Is Your Child Stressed? Get Them A Dog

We tend to associate stress with adult responsibilities, such as work deadlines or raising a family. However, children can feel stressed too, and long-term stress can have negative effects on their health just as it does on that of adults. New research investigates the effect of having a pet on how children experience stress.
[boy with dog]
New research suggests that pet dogs can help to lower stress levels in children.

A small amount of stress can be a powerful motivator, driving us to complete tasks and perform better at work. Too much stress, however, is known to have a negative effect not only on our mental health but also on our physical wellness.

The National Institute of Mental Health (NIMH) warn that prolonged stress can lead to severe mental health issues such as depression and anxiety, as well as to physical health problems including heart disease and diabetes.

Children are no strangers to stress, either. One of the surveys carried out by the American Psychological Association found that nearly a third of the children interviewed had experienced a stress-associated physical symptom in the previous month, whether it was trouble falling asleep, headaches, or stomach aches.

How we respond to stress is, of course, an individual matter. The NIMH explain that some people can deal with stress more effectively than others, and different people use different coping mechanisms.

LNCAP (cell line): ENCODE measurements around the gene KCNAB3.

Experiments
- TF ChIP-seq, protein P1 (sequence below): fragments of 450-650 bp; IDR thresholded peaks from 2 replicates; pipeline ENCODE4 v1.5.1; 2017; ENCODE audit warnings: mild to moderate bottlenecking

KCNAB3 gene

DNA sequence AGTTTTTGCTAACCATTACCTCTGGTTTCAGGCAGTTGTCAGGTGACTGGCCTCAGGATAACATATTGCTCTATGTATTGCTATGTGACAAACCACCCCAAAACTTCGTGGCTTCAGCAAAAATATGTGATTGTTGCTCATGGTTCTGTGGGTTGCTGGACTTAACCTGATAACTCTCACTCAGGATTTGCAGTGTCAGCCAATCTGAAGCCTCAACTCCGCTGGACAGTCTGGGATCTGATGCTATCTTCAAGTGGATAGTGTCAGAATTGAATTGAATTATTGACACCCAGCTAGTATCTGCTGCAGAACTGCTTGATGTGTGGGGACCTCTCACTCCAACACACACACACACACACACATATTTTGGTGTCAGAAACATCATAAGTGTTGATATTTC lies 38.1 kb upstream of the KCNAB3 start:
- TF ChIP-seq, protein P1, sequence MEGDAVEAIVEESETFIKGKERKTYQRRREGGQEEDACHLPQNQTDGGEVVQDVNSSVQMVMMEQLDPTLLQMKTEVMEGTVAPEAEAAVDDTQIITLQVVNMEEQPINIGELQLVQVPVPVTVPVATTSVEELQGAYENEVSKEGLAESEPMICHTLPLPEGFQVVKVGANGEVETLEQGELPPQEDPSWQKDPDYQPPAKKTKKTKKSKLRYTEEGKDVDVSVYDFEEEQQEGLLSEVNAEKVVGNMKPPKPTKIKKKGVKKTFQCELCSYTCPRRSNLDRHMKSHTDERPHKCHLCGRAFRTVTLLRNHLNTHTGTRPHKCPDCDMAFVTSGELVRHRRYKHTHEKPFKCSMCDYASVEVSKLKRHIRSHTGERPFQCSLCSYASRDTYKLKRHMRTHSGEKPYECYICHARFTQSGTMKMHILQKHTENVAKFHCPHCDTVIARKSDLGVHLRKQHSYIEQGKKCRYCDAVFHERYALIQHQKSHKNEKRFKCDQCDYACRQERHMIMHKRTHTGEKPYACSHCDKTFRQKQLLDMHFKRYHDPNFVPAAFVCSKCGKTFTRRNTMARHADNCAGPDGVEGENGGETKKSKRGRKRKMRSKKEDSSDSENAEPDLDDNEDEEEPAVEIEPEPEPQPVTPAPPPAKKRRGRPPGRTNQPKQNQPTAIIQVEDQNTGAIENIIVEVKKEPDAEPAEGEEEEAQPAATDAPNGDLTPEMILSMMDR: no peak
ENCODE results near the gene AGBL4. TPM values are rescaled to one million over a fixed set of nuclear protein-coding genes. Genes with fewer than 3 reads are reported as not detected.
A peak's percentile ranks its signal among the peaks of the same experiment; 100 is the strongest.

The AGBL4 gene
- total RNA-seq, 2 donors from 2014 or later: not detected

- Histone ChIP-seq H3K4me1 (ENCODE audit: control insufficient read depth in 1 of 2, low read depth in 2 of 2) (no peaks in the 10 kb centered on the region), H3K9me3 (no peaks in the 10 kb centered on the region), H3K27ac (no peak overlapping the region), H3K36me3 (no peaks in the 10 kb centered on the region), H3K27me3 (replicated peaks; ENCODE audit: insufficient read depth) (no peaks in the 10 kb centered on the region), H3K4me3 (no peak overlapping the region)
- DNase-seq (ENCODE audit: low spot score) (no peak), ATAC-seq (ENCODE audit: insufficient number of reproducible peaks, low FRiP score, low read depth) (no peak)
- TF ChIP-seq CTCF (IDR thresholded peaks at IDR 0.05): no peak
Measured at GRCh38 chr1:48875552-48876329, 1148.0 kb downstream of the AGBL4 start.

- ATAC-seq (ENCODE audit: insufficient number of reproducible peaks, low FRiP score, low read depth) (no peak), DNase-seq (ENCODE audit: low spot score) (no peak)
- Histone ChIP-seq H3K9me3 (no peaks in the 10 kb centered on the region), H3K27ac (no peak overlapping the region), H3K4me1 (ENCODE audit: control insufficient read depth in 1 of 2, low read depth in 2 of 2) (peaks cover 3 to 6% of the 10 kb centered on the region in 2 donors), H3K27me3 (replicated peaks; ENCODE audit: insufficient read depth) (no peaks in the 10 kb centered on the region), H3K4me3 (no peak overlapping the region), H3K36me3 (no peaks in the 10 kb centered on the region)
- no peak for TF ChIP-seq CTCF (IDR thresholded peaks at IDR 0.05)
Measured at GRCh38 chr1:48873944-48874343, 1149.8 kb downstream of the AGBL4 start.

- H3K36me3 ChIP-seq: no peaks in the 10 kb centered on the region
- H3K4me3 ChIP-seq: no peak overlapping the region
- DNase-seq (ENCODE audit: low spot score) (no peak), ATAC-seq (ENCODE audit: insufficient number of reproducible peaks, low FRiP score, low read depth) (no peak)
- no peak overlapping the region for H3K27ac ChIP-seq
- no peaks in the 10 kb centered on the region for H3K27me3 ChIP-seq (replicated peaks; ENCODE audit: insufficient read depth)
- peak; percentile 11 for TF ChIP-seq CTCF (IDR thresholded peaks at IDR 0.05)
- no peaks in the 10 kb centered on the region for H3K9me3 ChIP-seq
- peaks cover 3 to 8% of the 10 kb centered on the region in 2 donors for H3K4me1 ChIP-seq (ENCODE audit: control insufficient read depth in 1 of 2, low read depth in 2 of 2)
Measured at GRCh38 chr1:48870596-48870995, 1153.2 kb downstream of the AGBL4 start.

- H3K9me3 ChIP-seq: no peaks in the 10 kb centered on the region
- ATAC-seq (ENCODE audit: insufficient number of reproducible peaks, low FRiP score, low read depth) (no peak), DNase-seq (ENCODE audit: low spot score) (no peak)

Some people turn to animals for social support. Studies have shown that pets help adults to calm down and therefore reduce stress, but does the same go for children?

Researchers from the University of Florida (UF) in Gainesville set out to investigate. Their team was led by Darlene Kertes, assistant professor in the psychology department of UF’s College of Liberal Arts and Sciences.

The findings were published in the journal Social Development.

Do pets provide children with emotional support?

The study included approximately 100 families with children who owned a pet. The participants totaled 101 children aged between 7 and 12. To test the children’s stress levels, the researchers asked them to complete two tasks: public speaking and mental arithmetic.

These tasks are known to cause stress and raise the children’s levels of cortisol, which is a steroid hormone secreted by the adrenal glands and helps the body to respond to stressful or dangerous situations. Also known as the “stress hormone,” cortisol is a marker for stress, meaning that the more stressed we are, the higher are the levels of cortisol in our bodies.

For this study, researchers randomly assigned the children to complete the stressful tasks. They had either their dog present, their parent present, or no one there to support them.

To assess their cortisol levels, Kertes and team collected saliva samples from the participants before and after completing their task.

Interacting with their dog makes children feel less stressed

The results revealed that the children’s stress levels did vary depending on the kind of social support they received, but also on how much they engaged with their pet. The study’s author explains the results:

“Children who actively solicited their dogs to come and be pet or stroked had lower cortisol levels compared to children who engaged their dogs less. When dogs hovered around or approached children on their own, however, children’s cortisol tended to be higher.”

Darlene Kertes

The results shown by the cortisol tests were also backed by children’s accounts. “Children who had their pet dog with them reported feeling less stressed compared to having a parent for social support or having no social support,” Kertes says.

She also points out that how we cope with stress as children set the stage for how we cope with stressful situations as adults.